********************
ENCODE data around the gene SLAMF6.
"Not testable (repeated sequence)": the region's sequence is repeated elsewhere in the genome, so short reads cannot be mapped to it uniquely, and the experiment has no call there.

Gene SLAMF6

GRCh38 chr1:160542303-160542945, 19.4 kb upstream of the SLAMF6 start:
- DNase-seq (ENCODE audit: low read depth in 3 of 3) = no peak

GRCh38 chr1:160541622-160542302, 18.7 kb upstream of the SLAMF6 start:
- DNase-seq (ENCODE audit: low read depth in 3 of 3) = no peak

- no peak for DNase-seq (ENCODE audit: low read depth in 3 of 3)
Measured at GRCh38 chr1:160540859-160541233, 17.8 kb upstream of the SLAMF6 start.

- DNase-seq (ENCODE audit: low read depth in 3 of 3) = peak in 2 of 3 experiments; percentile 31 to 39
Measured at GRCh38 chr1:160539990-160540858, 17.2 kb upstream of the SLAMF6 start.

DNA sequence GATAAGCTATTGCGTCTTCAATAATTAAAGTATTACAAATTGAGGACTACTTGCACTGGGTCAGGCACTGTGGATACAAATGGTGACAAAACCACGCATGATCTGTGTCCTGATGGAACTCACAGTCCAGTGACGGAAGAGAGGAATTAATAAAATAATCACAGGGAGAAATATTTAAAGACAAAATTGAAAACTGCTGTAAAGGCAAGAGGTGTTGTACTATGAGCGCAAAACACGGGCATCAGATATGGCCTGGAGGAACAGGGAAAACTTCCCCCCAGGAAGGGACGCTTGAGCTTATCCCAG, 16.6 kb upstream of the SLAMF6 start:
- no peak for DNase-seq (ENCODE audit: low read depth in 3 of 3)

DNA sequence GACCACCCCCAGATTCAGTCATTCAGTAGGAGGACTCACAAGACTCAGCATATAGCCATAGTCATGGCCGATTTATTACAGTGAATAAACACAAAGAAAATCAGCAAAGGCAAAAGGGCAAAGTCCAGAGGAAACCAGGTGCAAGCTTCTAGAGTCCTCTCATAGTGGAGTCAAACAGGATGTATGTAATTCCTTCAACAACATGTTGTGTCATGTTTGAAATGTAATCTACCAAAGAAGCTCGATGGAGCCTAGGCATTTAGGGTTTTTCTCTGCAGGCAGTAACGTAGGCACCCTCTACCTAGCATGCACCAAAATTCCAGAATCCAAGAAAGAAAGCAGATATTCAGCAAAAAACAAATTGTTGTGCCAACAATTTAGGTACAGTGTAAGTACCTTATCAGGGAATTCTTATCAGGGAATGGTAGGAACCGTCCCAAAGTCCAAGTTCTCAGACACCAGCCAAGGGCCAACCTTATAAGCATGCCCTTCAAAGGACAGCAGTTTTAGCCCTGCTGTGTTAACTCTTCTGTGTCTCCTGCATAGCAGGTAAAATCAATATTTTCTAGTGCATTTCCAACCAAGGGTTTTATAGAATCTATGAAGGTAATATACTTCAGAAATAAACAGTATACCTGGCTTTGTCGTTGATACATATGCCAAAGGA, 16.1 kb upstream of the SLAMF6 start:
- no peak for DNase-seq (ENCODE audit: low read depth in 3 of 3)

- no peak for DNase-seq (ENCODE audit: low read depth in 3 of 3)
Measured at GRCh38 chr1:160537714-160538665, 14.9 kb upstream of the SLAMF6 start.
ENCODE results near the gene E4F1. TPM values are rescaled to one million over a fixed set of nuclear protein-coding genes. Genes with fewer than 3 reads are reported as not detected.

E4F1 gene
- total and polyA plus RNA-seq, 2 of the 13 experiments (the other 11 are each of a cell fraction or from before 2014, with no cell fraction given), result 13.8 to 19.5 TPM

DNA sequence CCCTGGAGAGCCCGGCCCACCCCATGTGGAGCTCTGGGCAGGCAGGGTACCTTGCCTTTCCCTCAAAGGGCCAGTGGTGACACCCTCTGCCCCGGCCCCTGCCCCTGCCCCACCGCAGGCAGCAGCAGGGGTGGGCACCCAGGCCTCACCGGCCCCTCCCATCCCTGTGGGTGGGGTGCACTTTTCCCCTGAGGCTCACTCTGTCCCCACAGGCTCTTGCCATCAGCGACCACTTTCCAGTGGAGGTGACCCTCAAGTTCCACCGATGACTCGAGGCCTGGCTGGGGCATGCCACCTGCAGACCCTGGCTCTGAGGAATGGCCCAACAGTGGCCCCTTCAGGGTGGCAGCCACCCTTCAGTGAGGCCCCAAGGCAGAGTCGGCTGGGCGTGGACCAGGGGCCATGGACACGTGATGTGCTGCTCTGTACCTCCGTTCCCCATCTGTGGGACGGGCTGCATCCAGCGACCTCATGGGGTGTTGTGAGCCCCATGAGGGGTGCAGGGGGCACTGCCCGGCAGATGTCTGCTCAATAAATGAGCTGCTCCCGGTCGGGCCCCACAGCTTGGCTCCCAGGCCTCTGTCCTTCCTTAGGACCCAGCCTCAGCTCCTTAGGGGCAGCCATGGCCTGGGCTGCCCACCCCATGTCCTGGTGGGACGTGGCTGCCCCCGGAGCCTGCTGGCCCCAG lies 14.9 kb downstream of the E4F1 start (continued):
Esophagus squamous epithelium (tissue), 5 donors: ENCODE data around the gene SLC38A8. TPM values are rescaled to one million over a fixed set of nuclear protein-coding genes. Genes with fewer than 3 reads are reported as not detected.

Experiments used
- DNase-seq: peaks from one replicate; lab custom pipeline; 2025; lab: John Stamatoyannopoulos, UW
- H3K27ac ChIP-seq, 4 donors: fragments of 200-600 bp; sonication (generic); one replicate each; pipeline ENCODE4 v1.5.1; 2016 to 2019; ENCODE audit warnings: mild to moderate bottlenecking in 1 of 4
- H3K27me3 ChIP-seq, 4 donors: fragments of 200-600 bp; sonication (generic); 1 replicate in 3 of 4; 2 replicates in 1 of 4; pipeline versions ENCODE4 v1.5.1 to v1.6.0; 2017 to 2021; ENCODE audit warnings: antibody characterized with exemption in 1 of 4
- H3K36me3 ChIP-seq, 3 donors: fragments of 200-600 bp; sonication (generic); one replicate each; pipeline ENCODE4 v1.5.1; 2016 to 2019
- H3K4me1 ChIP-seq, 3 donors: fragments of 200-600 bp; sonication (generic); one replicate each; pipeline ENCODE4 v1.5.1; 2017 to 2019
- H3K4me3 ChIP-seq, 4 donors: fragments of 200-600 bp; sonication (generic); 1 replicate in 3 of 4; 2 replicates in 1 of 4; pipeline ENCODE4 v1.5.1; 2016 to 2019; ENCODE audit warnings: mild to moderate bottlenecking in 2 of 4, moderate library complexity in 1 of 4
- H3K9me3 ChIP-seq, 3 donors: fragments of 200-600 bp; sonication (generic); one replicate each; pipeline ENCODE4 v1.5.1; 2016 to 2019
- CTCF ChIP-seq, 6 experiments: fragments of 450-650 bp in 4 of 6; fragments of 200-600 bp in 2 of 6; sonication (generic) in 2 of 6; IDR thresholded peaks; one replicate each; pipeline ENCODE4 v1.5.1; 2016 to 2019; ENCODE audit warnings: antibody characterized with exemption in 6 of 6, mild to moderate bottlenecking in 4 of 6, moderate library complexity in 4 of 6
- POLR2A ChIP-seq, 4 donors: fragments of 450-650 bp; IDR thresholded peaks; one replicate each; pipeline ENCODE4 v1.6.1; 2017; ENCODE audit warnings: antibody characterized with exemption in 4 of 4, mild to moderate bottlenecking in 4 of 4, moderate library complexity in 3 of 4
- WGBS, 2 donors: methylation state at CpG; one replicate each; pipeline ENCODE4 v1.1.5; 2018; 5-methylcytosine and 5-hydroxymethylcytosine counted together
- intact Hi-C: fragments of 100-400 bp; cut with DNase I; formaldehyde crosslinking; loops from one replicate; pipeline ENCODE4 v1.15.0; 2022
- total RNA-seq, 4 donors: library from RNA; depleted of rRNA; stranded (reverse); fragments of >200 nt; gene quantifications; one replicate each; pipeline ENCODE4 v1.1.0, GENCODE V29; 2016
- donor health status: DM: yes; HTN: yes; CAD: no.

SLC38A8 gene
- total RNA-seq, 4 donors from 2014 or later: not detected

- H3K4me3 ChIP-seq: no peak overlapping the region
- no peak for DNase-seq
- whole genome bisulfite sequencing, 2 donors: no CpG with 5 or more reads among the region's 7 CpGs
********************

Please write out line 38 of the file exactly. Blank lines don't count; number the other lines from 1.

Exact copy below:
- total RNA-seq, 4 donors from 2014 or later: not detected